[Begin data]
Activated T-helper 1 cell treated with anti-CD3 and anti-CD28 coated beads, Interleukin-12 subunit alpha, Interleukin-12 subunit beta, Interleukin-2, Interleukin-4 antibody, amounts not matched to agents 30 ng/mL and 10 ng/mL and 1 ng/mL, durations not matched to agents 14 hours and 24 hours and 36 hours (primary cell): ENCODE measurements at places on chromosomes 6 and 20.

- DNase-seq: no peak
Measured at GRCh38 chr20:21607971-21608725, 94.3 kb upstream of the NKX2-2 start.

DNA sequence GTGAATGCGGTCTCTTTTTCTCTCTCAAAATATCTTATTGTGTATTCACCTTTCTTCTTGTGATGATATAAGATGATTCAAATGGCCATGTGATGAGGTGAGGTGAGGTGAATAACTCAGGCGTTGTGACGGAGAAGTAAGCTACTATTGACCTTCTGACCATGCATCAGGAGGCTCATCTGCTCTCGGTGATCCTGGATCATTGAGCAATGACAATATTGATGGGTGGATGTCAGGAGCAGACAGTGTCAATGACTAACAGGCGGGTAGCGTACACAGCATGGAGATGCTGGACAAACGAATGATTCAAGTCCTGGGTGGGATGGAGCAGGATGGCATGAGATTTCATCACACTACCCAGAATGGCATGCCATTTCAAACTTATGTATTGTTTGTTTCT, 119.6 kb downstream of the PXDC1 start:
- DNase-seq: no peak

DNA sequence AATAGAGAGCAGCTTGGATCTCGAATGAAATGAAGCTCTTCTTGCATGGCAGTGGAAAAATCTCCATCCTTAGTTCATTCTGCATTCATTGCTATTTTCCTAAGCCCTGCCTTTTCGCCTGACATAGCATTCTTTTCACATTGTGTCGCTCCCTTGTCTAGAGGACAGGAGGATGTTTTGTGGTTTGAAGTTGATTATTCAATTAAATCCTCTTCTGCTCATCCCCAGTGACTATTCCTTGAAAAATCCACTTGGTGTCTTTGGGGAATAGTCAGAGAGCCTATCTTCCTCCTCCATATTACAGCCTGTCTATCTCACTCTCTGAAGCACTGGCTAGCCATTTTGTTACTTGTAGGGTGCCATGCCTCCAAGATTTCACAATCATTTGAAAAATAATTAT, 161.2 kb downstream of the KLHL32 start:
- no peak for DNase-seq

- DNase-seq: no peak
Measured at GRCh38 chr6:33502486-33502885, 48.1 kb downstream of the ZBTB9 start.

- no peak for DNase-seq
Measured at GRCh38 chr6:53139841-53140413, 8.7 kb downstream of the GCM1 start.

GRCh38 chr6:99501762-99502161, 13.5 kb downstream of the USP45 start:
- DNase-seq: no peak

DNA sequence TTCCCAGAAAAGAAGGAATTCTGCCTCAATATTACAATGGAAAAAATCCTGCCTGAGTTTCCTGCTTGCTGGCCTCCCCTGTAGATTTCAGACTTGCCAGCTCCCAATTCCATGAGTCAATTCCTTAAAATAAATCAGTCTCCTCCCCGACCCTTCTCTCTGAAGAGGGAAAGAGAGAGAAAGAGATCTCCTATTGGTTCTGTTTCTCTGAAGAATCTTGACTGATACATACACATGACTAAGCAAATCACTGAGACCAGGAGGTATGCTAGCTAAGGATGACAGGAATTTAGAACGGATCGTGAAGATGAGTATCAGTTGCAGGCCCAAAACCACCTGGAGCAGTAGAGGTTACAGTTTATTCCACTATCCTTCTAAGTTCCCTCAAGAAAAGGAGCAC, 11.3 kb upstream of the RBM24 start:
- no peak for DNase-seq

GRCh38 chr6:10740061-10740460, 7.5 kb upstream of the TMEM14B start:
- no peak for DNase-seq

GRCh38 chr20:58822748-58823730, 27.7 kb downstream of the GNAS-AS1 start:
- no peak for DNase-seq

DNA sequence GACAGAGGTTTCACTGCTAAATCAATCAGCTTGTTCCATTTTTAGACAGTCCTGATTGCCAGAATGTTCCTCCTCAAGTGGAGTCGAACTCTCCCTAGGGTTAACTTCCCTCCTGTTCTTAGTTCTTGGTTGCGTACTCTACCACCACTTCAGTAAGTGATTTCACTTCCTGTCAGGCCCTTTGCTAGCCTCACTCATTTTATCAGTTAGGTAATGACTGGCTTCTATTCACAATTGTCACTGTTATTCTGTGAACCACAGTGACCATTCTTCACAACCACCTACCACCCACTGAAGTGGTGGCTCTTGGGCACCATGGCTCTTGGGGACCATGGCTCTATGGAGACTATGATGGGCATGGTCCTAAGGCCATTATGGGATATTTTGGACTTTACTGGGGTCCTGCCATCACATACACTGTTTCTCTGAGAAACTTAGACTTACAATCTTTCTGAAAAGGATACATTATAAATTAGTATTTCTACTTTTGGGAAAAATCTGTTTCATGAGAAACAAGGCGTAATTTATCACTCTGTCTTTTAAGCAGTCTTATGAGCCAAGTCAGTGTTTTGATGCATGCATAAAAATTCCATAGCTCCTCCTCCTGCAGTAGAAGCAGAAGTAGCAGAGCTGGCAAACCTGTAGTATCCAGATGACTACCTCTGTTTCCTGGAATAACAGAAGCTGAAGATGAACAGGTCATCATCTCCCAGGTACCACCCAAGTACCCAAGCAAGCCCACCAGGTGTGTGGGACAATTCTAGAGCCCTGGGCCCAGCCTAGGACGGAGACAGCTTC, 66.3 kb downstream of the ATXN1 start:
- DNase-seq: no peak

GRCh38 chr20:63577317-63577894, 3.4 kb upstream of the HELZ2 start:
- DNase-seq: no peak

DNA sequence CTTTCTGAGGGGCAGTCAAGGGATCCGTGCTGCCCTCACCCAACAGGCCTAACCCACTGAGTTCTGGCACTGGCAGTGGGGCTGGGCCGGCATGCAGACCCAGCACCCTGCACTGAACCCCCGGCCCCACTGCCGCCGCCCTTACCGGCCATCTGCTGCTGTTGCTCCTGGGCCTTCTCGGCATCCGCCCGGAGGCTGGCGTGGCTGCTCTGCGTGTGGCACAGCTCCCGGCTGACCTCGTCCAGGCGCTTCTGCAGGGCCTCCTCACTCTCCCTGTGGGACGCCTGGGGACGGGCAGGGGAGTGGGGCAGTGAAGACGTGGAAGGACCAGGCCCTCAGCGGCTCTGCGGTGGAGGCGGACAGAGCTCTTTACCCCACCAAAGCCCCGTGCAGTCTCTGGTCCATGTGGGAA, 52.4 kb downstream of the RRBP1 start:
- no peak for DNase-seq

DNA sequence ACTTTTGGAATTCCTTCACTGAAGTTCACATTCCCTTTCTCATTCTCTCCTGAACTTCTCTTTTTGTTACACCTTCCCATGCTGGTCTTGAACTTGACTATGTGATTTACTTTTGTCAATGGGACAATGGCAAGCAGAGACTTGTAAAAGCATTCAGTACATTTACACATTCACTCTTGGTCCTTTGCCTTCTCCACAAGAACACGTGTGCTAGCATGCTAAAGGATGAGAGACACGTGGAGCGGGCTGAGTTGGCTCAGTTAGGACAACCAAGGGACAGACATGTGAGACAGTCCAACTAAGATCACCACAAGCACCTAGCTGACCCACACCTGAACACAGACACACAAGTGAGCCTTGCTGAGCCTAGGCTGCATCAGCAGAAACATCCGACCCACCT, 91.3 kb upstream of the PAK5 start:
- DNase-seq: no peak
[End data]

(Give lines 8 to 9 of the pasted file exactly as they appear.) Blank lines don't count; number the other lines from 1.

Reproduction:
- DNase-seq: no peak
Measured at GRCh38 chr6:33502486-33502885, 48.1 kb downstream of the ZBTB9 start.